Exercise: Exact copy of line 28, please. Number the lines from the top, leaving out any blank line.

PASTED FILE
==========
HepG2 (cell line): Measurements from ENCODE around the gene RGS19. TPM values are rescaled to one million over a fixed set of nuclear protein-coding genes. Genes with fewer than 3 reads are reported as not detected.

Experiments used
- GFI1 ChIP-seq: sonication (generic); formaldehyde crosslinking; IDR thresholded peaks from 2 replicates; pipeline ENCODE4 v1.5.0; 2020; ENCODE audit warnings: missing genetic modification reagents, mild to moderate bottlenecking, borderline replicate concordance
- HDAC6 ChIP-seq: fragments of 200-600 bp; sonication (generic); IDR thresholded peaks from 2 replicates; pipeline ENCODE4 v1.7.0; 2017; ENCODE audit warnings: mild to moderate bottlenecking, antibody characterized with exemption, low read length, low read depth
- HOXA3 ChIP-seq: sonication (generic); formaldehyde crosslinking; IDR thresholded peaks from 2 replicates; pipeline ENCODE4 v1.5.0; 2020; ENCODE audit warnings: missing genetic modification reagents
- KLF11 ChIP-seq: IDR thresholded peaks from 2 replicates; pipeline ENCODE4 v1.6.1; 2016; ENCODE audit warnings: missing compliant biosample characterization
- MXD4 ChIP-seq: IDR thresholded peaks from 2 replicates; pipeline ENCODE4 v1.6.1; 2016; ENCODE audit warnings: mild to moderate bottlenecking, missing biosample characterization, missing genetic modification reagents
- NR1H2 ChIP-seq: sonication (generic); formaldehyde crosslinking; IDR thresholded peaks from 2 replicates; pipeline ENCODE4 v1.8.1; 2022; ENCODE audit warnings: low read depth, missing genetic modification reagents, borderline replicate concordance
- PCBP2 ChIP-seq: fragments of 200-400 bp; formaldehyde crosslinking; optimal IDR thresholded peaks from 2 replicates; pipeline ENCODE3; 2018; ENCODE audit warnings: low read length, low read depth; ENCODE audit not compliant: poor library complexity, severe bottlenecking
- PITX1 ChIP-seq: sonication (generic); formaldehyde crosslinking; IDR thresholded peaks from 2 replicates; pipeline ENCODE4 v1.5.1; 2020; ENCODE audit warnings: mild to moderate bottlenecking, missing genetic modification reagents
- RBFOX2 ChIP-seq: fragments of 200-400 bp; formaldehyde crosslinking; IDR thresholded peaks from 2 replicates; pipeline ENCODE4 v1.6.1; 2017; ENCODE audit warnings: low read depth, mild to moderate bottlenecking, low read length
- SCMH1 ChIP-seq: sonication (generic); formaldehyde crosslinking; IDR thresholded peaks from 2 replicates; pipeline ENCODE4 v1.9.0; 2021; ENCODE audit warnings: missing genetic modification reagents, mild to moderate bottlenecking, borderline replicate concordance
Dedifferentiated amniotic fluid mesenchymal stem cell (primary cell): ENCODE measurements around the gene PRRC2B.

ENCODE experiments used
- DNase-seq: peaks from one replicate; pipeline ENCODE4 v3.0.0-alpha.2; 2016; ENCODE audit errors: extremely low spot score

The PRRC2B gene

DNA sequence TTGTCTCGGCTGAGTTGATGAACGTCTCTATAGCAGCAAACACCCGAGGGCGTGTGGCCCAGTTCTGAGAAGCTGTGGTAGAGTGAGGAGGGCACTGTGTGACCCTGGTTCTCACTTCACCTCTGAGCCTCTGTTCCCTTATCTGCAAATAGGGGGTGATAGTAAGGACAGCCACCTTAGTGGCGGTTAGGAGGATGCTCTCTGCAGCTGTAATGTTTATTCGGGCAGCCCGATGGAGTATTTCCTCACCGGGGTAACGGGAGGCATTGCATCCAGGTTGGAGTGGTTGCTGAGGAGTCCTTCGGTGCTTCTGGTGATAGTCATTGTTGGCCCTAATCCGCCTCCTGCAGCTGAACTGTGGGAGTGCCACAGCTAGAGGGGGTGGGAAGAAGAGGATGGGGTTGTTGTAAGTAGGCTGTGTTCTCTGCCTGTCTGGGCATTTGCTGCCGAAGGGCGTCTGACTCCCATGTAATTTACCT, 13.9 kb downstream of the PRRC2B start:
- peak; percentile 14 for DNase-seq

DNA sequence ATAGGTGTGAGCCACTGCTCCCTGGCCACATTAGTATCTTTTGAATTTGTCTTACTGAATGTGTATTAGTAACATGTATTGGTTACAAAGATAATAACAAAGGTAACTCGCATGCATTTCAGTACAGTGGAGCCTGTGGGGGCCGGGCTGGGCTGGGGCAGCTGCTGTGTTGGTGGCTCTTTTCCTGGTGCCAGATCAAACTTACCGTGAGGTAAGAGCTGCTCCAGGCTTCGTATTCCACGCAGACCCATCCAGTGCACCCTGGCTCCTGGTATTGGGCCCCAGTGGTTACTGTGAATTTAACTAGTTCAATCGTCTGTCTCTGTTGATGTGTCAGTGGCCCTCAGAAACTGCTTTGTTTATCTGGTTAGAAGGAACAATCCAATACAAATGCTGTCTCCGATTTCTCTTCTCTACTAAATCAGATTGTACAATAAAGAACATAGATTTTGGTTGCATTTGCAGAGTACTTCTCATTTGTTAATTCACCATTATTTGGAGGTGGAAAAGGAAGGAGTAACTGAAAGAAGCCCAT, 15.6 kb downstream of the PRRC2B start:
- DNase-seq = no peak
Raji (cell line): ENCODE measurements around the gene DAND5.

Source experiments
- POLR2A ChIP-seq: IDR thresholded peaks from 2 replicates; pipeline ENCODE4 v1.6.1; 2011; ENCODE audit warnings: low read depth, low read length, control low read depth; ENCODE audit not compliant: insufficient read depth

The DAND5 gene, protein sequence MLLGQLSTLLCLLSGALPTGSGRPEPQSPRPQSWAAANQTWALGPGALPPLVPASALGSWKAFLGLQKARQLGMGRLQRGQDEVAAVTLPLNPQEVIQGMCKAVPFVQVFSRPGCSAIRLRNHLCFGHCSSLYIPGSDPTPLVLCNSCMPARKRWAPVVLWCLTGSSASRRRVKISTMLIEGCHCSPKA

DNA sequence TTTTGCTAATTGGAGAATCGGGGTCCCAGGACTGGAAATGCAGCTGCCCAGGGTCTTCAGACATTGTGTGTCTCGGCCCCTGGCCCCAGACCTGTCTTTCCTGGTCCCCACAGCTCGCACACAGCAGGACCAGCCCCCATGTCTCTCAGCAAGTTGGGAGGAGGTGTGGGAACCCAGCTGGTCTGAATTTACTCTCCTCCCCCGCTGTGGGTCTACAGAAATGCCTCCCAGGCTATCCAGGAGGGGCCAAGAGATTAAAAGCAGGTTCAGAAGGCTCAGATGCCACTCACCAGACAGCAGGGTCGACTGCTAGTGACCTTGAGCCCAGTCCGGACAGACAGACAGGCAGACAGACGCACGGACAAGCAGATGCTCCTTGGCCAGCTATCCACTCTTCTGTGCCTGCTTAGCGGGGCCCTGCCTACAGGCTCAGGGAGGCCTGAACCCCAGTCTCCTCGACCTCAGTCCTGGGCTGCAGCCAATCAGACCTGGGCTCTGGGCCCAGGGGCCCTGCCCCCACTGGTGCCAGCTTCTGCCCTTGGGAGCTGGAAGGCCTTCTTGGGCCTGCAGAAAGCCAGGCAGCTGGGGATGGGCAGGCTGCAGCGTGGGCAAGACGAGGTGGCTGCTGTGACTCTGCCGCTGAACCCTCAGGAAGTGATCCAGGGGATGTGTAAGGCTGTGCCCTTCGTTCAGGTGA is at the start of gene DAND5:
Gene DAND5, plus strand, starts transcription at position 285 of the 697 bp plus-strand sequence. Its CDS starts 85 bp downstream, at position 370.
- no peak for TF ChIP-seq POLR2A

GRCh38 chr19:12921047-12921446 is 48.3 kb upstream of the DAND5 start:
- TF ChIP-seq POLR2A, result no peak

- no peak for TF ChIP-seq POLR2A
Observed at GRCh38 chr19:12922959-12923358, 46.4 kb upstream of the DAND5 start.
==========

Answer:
GRCh38 chr19:12921047-12921446 is 48.3 kb upstream of the DAND5 start: